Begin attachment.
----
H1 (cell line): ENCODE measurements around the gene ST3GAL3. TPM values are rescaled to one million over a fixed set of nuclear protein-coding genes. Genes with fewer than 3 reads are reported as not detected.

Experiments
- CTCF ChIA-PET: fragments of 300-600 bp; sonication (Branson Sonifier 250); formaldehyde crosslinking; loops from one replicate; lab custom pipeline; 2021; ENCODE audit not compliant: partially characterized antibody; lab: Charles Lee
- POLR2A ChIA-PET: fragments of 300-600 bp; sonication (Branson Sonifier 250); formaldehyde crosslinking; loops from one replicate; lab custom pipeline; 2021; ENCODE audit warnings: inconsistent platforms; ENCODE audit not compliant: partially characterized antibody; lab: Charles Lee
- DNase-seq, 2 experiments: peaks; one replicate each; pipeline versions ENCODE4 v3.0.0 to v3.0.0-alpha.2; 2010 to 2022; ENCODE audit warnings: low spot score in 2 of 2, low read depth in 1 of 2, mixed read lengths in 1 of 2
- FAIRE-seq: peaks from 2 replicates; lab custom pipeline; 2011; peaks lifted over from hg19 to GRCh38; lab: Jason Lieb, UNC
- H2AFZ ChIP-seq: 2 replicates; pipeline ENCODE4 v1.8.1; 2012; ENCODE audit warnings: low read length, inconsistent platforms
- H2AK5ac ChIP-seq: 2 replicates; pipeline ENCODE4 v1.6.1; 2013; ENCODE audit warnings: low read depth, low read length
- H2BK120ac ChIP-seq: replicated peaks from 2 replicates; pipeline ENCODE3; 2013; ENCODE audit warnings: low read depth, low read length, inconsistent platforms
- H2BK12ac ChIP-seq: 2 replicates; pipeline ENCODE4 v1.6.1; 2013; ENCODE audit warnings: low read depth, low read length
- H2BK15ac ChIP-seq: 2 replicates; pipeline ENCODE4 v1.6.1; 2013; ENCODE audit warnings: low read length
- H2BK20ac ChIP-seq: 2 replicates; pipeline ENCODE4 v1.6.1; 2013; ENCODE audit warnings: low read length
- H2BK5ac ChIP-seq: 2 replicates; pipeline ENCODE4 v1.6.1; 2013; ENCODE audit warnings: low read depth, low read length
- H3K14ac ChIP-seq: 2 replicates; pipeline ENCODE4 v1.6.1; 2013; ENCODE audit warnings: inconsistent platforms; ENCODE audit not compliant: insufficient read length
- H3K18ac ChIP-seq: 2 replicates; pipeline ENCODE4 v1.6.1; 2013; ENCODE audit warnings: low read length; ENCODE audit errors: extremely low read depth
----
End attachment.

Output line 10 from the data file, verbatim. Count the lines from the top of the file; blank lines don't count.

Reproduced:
- H2BK12ac ChIP-seq: 2 replicates; pipeline ENCODE4 v1.6.1; 2013; ENCODE audit warnings: low read depth, low read length